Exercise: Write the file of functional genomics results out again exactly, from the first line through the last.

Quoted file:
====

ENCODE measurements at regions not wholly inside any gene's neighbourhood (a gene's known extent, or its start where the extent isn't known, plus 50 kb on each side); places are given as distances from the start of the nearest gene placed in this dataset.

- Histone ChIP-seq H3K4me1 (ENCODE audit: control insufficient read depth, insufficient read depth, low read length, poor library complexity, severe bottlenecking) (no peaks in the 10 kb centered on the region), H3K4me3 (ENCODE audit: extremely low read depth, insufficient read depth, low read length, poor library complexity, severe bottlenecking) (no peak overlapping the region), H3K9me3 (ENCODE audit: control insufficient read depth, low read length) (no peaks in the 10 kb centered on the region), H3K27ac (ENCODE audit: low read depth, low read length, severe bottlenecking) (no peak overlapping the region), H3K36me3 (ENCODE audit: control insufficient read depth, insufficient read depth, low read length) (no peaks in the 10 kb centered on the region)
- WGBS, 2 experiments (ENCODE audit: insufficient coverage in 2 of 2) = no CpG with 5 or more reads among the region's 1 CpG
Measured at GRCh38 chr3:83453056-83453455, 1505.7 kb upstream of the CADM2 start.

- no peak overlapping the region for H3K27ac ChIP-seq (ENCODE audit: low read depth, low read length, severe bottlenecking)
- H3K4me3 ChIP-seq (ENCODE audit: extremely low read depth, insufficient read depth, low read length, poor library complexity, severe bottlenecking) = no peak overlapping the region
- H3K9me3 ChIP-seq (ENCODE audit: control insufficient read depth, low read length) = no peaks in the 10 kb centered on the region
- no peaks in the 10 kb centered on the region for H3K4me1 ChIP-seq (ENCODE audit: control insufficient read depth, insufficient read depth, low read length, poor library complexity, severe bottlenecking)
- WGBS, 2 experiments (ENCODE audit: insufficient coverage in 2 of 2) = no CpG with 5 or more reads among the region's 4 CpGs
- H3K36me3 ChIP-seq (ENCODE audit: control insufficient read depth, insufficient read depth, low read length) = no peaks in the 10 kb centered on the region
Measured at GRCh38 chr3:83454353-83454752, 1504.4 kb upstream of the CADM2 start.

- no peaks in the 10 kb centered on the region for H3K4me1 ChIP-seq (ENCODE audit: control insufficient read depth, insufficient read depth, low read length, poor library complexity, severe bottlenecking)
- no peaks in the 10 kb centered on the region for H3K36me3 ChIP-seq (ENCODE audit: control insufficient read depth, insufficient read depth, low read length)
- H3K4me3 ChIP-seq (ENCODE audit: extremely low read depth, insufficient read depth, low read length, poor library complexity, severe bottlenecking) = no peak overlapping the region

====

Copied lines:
ENCODE measurements at regions not wholly inside any gene's neighbourhood (a gene's known extent, or its start where the extent isn't known, plus 50 kb on each side); places are given as distances from the start of the nearest gene placed in this dataset.

- Histone ChIP-seq H3K4me1 (ENCODE audit: control insufficient read depth, insufficient read depth, low read length, poor library complexity, severe bottlenecking) (no peaks in the 10 kb centered on the region), H3K4me3 (ENCODE audit: extremely low read depth, insufficient read depth, low read length, poor library complexity, severe bottlenecking) (no peak overlapping the region), H3K9me3 (ENCODE audit: control insufficient read depth, low read length) (no peaks in the 10 kb centered on the region), H3K27ac (ENCODE audit: low read depth, low read length, severe bottlenecking) (no peak overlapping the region), H3K36me3 (ENCODE audit: control insufficient read depth, insufficient read depth, low read length) (no peaks in the 10 kb centered on the region)
- WGBS, 2 experiments (ENCODE audit: insufficient coverage in 2 of 2) = no CpG with 5 or more reads among the region's 1 CpG
Measured at GRCh38 chr3:83453056-83453455, 1505.7 kb upstream of the CADM2 start.

- no peak overlapping the region for H3K27ac ChIP-seq (ENCODE audit: low read depth, low read length, severe bottlenecking)
- H3K4me3 ChIP-seq (ENCODE audit: extremely low read depth, insufficient read depth, low read length, poor library complexity, severe bottlenecking) = no peak overlapping the region
- H3K9me3 ChIP-seq (ENCODE audit: control insufficient read depth, low read length) = no peaks in the 10 kb centered on the region
- no peaks in the 10 kb centered on the region for H3K4me1 ChIP-seq (ENCODE audit: control insufficient read depth, insufficient read depth, low read length, poor library complexity, severe bottlenecking)
- WGBS, 2 experiments (ENCODE audit: insufficient coverage in 2 of 2) = no CpG with 5 or more reads among the region's 4 CpGs
- H3K36me3 ChIP-seq (ENCODE audit: control insufficient read depth, insufficient read depth, low read length) = no peaks in the 10 kb centered on the region
Measured at GRCh38 chr3:83454353-83454752, 1504.4 kb upstream of the CADM2 start.

- no peaks in the 10 kb centered on the region for H3K4me1 ChIP-seq (ENCODE audit: control insufficient read depth, insufficient read depth, low read length, poor library complexity, severe bottlenecking)
- no peaks in the 10 kb centered on the region for H3K36me3 ChIP-seq (ENCODE audit: control insufficient read depth, insufficient read depth, low read length)
- H3K4me3 ChIP-seq (ENCODE audit: extremely low read depth, insufficient read depth, low read length, poor library complexity, severe bottlenecking) = no peak overlapping the region